Aspen cleans municipal house on carbon emissions ahead of schedule
City government cuts 30.7%, but not so hot in community
ASPEN, Colo. – Aspen’s city government has cleaned house when it comes to carbon emissions. But can it now curb community emissions?
In 2005, the city adopted a climate-change manifesto called the Canary Initiative, with the declared goal of reducing emissions of greenhouse gases 30 percent by 2020. It has now achieved that, 7 years early, reducing the municipal carbon footprint by 30.7 percent in that eight-year span.
But the other and more difficult prong of this 2020 goal is the community’s, non-governmental emissions. There, emissions have decreased 6 percent compared to the 2004 baseline, which is no better than the United States as a whole. That nationwide reduction was achieved primarily by switching production of electricity from coal to natural gas. (There is some dispute about that perceived savings, however, due to fugitive emissions of methane from drilling operations).
“This is about defining a vision around environmental stewardship and raising our own performance to a higher standard,” explained Aspen Mayor Steve Skadron. “Accomplishing greenhouse gas reduction goals is good for our community’s health and Aspen’s economy, and I’m hopeful, will serve as a workable model for other communities.”
How did Aspen clean house? A press release from the city outlines two primary strategies. One was a sleeves-rolled-up approach to improving energy efficiency. The city engaged in an energy performance contractor. Changes included::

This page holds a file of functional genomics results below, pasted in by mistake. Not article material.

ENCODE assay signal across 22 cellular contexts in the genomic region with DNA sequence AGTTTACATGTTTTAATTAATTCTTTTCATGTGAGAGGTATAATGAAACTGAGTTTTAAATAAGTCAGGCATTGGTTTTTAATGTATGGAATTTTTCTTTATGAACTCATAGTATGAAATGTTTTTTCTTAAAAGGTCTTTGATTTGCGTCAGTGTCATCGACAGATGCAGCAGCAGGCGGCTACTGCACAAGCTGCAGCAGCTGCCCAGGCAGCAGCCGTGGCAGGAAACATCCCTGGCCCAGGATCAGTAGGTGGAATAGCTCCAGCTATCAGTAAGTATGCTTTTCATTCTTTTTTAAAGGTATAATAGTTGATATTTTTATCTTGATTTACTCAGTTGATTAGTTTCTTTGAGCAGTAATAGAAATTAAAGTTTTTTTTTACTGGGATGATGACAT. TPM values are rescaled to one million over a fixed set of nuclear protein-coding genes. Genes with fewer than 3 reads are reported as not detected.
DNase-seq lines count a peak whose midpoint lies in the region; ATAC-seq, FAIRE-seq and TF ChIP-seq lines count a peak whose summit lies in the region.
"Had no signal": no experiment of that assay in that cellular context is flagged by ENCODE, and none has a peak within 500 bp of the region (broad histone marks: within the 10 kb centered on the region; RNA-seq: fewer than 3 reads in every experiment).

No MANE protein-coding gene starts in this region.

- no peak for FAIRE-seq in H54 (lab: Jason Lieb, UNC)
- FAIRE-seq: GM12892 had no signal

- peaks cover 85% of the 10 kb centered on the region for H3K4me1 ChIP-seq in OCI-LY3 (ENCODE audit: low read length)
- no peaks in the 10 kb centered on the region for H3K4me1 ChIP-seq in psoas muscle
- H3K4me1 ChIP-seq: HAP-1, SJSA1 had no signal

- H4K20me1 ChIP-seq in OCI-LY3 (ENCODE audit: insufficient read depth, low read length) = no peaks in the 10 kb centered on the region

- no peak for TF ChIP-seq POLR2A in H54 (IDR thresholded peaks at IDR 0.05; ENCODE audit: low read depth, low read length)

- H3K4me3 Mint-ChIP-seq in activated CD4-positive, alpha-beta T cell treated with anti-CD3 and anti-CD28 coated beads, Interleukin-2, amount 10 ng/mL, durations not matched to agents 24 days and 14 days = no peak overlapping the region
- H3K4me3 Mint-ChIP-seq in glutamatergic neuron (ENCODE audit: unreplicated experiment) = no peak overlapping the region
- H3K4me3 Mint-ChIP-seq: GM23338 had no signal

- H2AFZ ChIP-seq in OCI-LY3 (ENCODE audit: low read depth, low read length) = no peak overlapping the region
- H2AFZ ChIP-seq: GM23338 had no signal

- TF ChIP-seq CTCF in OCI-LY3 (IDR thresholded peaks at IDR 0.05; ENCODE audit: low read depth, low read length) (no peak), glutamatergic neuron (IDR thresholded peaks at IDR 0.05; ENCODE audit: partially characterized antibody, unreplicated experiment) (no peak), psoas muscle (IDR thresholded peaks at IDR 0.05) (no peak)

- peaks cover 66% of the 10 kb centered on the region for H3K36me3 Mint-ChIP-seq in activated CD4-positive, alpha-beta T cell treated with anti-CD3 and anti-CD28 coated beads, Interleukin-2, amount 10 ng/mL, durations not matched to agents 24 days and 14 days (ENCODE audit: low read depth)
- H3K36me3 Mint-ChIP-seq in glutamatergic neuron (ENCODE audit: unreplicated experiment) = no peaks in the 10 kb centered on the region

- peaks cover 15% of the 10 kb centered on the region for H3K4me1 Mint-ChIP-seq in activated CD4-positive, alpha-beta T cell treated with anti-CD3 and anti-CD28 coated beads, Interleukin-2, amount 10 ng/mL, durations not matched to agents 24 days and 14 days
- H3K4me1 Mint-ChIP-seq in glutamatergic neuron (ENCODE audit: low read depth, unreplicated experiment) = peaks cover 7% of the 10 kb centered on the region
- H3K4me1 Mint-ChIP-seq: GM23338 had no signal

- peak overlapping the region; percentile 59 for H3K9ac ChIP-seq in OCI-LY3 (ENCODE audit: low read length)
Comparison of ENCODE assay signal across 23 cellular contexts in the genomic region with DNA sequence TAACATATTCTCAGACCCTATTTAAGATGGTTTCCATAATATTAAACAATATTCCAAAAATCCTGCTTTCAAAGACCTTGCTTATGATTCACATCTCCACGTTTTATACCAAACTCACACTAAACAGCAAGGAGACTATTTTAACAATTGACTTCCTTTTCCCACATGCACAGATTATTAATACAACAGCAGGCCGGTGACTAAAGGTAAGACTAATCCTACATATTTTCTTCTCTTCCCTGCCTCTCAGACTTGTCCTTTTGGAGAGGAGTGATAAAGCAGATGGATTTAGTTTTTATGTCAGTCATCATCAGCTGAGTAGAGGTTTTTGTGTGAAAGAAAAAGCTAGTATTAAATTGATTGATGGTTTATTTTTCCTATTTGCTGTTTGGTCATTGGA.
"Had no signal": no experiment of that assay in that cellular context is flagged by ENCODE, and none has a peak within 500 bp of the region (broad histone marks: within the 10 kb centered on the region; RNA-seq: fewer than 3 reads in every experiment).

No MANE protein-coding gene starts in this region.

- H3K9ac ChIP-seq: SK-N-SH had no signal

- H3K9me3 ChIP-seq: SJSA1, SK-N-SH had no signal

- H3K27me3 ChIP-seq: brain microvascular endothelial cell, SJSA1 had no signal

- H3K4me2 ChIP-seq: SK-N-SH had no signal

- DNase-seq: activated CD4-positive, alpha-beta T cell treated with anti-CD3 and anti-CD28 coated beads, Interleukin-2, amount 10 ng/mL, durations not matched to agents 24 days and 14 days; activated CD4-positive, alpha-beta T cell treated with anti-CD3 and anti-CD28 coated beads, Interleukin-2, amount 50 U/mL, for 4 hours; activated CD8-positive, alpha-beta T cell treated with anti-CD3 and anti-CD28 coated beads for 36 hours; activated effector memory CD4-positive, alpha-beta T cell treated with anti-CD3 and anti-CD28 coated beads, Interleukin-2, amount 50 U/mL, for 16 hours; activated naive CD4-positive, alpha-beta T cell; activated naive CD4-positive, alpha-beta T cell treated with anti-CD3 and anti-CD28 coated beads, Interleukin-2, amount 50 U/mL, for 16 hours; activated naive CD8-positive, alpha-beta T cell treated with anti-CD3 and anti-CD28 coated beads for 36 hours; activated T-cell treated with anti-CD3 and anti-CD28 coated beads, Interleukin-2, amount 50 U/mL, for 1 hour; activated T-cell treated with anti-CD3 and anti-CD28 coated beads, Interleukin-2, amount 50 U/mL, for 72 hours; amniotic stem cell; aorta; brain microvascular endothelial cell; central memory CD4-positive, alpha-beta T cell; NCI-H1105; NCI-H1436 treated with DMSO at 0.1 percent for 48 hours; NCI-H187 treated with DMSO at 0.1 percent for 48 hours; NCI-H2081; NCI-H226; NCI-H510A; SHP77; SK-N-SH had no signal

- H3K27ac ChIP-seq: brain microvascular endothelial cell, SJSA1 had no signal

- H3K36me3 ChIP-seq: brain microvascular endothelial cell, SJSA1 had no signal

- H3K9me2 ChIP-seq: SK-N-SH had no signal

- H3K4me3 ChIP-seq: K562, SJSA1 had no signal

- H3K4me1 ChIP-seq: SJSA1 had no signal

• lighting controls, so that lights go off when a room is vacant;
• programmable thermostats, so the heat goes down at night;
• new, more efficient boilers at City Hall and the Wheeler Opera House and recommissioned air handlers and boilers;
• waste-heat recovery system at the ice rink at Aspen Recreation Center.
These improvements are reflected in a 48 percent reduction in natural gas.
Electrical consumption? Not so good. Consumption actually increased, for reasons that may have had to do with moving into a new building.
Another key part in reducing carbon emissions was a shift to more renewable sources. Solar panels at the water treatment plant provide about two-thirds of the plant’s electricity. And some city buildings are now getting electricity from the city’s own electrical utility, which has varied from 63 to 78 percent from non-carbon sources in recent years.
But a third component of the city’s success was changed human behavior, such as by changing uses in transportation.
The Canary Initiative set a goal of reducing the community’s carbon footprint 80 percent by 2050.